Managing working capital is crucial to running a business, and if yours is affected by seasonal ups and downs, keeping enough working capital throughout the year can be even more of a challenge. But there are a few things you can do to get the best out of your busy times and make it safely through the slow ones.
The first measure is a radical one — completely closing your business in the off season. It sounds like a bold move, but if your business is highly seasonal it can make more sense than struggling to maintain the same running costs without the same revenue.
Of course, complete closure means you won’t make any revenue at all, but a shutdown period allows you to minimise expenses like paying for staff and stock. To decide if this option is right for you, take a look at historic takings in the slow season and compare that to your average monthly running costs — this simple equation will tell you whether it’s worth staying open or not.
If closing completely seems like a step too far, you could also think about reducing your opening hours or staying closed for an extra day per week, for example. Retail and hospitality businesses often do this, and it means lower staffing and stock costs and more time for other business activities.
Like closing completely, the aim of a partial shutdown is to reduce your overheads in line with reduced revenues, so the right reduction depends on your individual business — but getting it right might make the difference between getting into the red and breaking even.
As well as experimenting with different opening hours or completely closure, there are other ways to keep your working capital healthy in the slower. By changing your business offering, you can potentially bring in a different kind of customer in the slower season, and replace some of the lost revenue.
Examples of this kind of adaptation include stocking season-specific products, or special offers that can only be redeemed at certain times of year. The specifics of how you adapt will be dictated by your customer base and sector — but the high-level message is that there might be things you can do to boost revenue in the slow season by broadening your horizons.
Use the extra time wisely
So far we’ve focused on things you can do to minimise the damage caused to your working capital in the slower months. But there’s another angle worth considering — using the extra time available to get everything ready for a big push when the business is on the up again.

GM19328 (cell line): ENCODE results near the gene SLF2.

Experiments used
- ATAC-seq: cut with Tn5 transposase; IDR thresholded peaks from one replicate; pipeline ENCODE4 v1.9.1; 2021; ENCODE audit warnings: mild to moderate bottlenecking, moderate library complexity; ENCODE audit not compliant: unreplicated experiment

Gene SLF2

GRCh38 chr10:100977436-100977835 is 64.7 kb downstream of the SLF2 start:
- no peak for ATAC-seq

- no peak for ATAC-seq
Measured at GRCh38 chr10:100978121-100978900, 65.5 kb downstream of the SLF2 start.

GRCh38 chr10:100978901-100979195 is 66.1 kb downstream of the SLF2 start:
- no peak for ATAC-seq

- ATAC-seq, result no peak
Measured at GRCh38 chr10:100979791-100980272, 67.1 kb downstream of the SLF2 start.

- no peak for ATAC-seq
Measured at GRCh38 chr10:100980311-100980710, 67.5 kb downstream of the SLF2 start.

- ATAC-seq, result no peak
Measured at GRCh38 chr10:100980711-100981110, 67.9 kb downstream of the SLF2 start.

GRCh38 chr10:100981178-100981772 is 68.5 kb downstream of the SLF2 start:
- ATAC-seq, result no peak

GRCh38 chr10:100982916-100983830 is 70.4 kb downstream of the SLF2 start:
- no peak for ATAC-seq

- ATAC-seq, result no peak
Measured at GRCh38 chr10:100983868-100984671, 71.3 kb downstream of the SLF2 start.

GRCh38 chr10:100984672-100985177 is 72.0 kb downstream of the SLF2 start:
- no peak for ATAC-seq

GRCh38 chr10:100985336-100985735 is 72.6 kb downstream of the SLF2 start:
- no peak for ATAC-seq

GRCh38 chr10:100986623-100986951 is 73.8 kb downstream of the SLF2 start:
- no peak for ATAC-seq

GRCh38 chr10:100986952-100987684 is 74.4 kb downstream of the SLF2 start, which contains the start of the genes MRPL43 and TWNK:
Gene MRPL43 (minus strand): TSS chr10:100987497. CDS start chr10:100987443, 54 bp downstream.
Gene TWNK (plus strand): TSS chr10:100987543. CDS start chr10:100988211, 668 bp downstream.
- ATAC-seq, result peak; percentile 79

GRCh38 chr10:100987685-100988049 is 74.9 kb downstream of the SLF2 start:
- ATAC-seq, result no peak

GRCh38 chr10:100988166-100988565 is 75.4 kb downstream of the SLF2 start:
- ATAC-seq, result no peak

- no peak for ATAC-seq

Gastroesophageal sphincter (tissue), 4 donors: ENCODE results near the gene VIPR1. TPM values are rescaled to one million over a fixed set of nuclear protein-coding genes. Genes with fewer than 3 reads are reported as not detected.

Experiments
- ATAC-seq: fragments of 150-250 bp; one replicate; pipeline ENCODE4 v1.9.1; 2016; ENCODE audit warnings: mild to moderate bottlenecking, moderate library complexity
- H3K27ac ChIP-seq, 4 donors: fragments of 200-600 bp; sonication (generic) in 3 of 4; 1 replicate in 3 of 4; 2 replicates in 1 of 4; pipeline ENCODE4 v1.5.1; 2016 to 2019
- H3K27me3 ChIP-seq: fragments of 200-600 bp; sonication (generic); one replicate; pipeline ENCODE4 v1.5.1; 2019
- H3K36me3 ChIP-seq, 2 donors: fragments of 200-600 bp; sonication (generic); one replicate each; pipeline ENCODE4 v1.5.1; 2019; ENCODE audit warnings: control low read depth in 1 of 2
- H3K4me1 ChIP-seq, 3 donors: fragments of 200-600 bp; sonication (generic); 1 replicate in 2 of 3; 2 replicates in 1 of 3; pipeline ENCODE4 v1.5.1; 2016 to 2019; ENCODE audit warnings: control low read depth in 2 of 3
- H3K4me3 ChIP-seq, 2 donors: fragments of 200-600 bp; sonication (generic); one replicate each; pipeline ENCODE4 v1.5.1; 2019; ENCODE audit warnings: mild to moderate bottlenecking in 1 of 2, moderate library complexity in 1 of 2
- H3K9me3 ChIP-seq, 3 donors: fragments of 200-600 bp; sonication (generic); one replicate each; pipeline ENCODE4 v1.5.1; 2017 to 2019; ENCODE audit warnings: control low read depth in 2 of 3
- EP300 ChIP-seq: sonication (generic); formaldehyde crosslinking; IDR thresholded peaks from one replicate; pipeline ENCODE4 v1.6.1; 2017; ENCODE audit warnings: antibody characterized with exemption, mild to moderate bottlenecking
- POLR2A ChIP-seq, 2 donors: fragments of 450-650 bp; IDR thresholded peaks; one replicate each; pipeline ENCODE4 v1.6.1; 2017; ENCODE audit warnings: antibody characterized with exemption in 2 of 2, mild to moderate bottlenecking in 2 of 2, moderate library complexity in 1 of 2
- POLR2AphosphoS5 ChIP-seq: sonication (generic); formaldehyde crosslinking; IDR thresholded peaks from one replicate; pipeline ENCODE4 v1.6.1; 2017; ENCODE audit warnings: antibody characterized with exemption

Activities like refurbishment, training, and market research naturally take place in slower months, and all these things mean you’re better placed to take advantage of the busier times. The down season is also a good time to bed down new systems or processes, to make sure you’re running like clockwork when it matters.
One more valuable but easily forgotten way to use this extra time is to take a break — if you take the chance to let yourself and your staff enjoy some rest, it’s more likely you’ll all be ready to put in 100% when things pick up again.
Finding the right funding
For some of these strategies, you might look into business funding to help you carry out your plans. The right kind of funding for your business will depend on a variety of factors, but a good first step is to look at the various kinds of business loans and working capital finance available on the market, which are designed to cover short- and medium-term costs.
Invoice finance is a way to get paid faster for completed work if you invoice your customers and offer payment terms, with a few variations that suit different business profiles. For more general-purpose working capital requirements, revolving credit facilities are a flexible alternative to traditional bank overdrafts — and if you take payments via card terminal, investigate merchant cash advances, which have proportional repayments that go up and down with your monthly card takings.
However you decide to manage your working capital, running a seasonal business doesn’t have to be a headache. With the right strategy, and maybe some business finance set up, you don’t have to dread the off season — and you might even look forward to the big refurb or marketing project it brings.
By Conrad Ford, chief executive of Funding Options